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April 23, 2015 ( – A new study confirms what numerous past studies have already shown: Birth control pills are reducing the fish population.

A new laboratory study of the effects on fish of environmental exposure to the synthetic hormone found in contraceptive pills reiterates numerous previous studies from around the world that found evidence of fertility reduction, sex reversal, and even entire populations of fish dying off.

Scientists from the U.S. Geological Survey and the University of Missouri exposed a small species of aquarium fish, the Japanese medaka, to 17a-ethinylestradiol (EE2), a major ingredient in oral contraceptives for women.

The scientists stated that up to 68 percent of the synthetic estrogen in a birth control pill is excreted in the urine and feces of the woman using it, and that a substantial amount of EE2 has been found in aquatic environments downstream of wastewater treatment plants, because sewage treatment cannot remove the toxic chemical.

The researchers found that the offspring of the fish exposed to the chemical, known to be an endocrine disruptor, had a reduced level of fertility.

The second and third generations of the fish had as much as a 30 percent decrease in their reproductive abilities.

“This study shows that even though endocrine disruptors may not affect the life of the exposed fish, it may negatively affect future generations.,” said lead researcher Ramji Bhandari in a USGS press release. “If those trends continued, the potential for declines in overall population numbers might be expected in future generations.”

“These adverse outcomes, if shown in natural populations, could have negative impacts on fish inhabiting contaminated aquatic environments,” Bhandari said.

The ever-increasing collection of studies reporting harmful effects of these synthetic hormones on aquatic animals, particularly with regard to their reproduction, have also revealed serious effects on land animals and human beings.

Scientists at the University of Aberdeen found a high incidence of abnormalities related to ingestion of female hormones in sheep maintained on pastures fertilized with sewage sludge (sterilized waste derived from human sewage processing plants).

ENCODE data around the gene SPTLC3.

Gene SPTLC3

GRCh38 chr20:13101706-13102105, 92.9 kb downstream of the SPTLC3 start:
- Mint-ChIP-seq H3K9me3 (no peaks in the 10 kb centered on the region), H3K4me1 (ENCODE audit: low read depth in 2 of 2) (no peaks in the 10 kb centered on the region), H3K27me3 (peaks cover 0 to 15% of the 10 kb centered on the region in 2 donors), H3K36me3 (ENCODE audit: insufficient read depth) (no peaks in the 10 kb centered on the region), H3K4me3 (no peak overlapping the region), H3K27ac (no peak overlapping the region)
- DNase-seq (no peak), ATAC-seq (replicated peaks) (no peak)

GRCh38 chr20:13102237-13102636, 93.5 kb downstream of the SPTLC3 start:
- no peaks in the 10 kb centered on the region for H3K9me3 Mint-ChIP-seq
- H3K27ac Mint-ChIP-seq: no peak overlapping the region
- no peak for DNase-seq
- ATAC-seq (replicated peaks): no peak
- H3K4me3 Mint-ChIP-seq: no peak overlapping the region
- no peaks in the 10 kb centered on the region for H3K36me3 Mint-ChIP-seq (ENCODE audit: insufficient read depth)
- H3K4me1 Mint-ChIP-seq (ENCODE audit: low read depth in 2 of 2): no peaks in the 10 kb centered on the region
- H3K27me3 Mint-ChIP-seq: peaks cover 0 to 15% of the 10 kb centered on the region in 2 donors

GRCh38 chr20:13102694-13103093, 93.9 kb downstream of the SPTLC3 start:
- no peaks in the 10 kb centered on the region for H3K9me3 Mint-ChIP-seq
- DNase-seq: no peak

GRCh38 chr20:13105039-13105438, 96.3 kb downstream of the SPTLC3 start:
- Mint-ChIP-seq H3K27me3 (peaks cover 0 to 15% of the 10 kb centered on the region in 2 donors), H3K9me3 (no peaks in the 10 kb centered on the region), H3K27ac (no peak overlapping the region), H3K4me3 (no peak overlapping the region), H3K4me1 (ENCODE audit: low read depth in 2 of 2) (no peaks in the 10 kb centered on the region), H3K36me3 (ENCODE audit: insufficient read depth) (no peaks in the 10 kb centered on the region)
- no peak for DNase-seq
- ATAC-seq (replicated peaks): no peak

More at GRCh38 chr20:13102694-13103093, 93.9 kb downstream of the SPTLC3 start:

Their study confirmed that the synthetic hormones found in contraceptive pills pass right through sewage treatment plants and find their way into the food chain.

“One solution to the problems that these chemicals pose,” University of Aberdeen’s Professor Paul Fowler and Dr. Stewart Rhind suggested, “might be to simply stop using them.”

Research at Brunel University and the University of Exeter linked synthetic female hormones in drinking water and rising male fertility problems.

Lead author on the research paper, Dr. Susan Jobling at Brunel University’s Institute for the Environment, said of her study’s findings: “We have been working intensively in this field for over 10 years. The new research findings illustrate the complexities in unraveling chemical causation of adverse health effects in wildlife populations and reopen the possibility of a human–wildlife connection in which effects seen in wild fish and in humans are caused by similar combinations of chemicals.”

Writing in Forbes magazine in 2012, British economist Tim Worstall suggested that the government should tax birth control pills to pay for the costs of upgrading and operating sewage treatment facilities to remove the polluting hormones.

Using the “standard logic that the polluter should pay,” Worstall said that just as “BP has to pay to clean up the waters of the Gulf after Macondo…women who take the contraceptive pill should pay £1,000 ($1,500 U.S.) a year more in tax. It is women taking the contraceptive pill who are causing this pollution…This really is pollution and yes, we do have this general assumption that the polluter should pay for having polluted.”

Worstall posited that, “We cannot charge BP for killing fishies through pollution if we don’t also charge others who kill fishies through pollution, can we?”

“The pill pollutes; thus, those who use the pill should pay the costs of their pollution,” Worstall concluded.

The full text of the U.S. Geological Survey and University of Missouri study is available online here.


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